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Assassination of Archduke Ferdinand - this gave Austria excuse to attack Serbia after it had failed to agree terms; Schlieffen Plan - once Germany decided to mobilise, it had to attack France in order to prevent war on two fronts.

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Introduction

Short-term causes: Assassination of Archduke Ferdinand; this gave Austria excuse to attack Serbia after it had failed to agree terms; Schlieffen Plan - once Germany decided to mobilise, it had to attack France in order to prevent war on two fronts. Long term causes of World War One - open to debate, but possibly the continuing power vacuum created by the collapse of the Ottoman (Turkish) Empire: this resulted in an upsurge in Serbian nationalism and territorial ambitions of Austria-Hungary Versus Russia. The second is possibly the alliance system. This meant that if one power went to war then the others would be drawn in. Matching these two causes is not difficult...and it is easy to see how a tiny spark could ignite the whole of Europe in war. Third: closely linked the alliance system, the development of massed armies - everyone seemed to be getting ready to fight. No one really expected a long war - except, strangely, Moltke, the leader of the German general staff. ...read more.

Middle

The word 'Kaiser' is simply a German word for King. Wilhelm II, was Kaiser/King, of Germany before the IstWW. Germany was a newly formed country, only set up in 1871, after several wars in the 19thC. to bring together a lot of German speaking states into one new country. So, many Germans wanted to become even greater and have an overseas Empire like the British and the French. They also felt that they needed an Empire to help trade, to get raw materials from and sell goods to, for strategic military bases and for living space for the German people. So, you are right. Kaiser Wilhelm did talk of getting Germany a 'Place in the Sun' (an overseas Empire). This did worry France and Britain as they had brought most of the world under their control and if Germany started looking for overseas land, then it seemed likely to be a threat to their empires, their trade routes and their military bases overseas. ...read more.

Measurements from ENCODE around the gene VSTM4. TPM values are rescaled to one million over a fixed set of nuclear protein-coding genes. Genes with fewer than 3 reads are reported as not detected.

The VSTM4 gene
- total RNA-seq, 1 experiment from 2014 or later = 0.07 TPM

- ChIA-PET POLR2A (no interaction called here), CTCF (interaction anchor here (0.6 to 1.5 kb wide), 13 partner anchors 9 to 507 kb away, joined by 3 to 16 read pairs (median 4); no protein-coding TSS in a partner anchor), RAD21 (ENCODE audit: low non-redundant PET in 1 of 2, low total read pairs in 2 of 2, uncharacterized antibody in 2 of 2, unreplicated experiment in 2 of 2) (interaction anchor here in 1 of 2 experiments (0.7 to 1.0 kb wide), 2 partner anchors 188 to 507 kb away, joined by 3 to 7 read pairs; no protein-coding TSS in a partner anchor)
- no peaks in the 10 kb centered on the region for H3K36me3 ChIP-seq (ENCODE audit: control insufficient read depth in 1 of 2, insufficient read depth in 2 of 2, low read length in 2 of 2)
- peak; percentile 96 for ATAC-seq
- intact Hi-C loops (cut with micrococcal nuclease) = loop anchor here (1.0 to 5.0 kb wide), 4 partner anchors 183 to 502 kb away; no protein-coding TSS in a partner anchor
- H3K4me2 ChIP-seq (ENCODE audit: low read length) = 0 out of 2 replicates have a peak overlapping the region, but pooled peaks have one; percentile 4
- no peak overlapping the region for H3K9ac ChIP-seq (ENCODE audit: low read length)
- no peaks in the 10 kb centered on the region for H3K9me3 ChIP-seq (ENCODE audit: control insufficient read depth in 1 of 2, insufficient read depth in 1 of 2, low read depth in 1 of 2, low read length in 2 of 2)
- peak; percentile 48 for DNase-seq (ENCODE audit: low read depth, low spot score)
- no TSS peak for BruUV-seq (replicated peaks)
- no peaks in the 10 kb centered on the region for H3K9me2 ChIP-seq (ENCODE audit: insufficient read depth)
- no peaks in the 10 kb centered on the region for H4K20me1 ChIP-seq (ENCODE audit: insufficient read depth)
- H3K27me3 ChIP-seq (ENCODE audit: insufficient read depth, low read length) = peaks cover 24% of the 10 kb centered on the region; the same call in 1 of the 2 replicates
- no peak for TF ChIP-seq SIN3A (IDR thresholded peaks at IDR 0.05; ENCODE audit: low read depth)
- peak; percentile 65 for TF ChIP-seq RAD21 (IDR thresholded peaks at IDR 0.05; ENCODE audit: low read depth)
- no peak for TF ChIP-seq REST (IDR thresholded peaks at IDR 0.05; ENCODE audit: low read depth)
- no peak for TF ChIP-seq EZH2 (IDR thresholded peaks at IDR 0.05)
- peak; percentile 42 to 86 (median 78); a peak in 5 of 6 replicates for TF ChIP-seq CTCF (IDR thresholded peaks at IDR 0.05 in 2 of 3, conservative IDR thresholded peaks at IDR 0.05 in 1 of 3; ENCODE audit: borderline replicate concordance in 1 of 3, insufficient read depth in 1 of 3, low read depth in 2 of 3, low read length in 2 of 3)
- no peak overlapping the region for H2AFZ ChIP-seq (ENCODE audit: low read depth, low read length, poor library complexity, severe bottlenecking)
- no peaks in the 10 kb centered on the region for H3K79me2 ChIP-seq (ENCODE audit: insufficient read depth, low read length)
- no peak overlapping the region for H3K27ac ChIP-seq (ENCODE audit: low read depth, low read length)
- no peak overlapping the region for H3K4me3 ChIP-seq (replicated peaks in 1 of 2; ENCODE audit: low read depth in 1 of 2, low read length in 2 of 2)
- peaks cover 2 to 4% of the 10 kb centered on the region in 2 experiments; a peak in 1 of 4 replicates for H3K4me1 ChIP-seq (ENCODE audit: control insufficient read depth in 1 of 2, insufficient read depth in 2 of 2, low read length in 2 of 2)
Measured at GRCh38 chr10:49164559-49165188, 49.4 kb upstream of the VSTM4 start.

Conclusion

Were the main causes long-term? These could include: nationalism, arms races, competition for colonies, German fear of encirclement/French fear of German strength, German expansionism, alliance systems. Try and sort these into order of importance. For example, as all the major colonial questions were settled long before 1914 (and because some disputes pitted Britain against France!) so they could not have been the main cause of war. Would the alliances have existed if countries hadn't been very frightened of each other in the first place? Was the real problem newly-united Germany: was it too strong and too bent on grabbing land from others? But you might end up thinking that NONE of these made war likely. So you'll need to ask whether the main cause was short term. So was the First World War and accident? For example, maybe no-one wanted a big war in 1914. Did the German Schlieffen Plan make it impossible to leave France out, even though the Germans wanted to? These are just a few ideas about approaching this huge problem. Pick out one line of argument and see where it gets you! ...read more.

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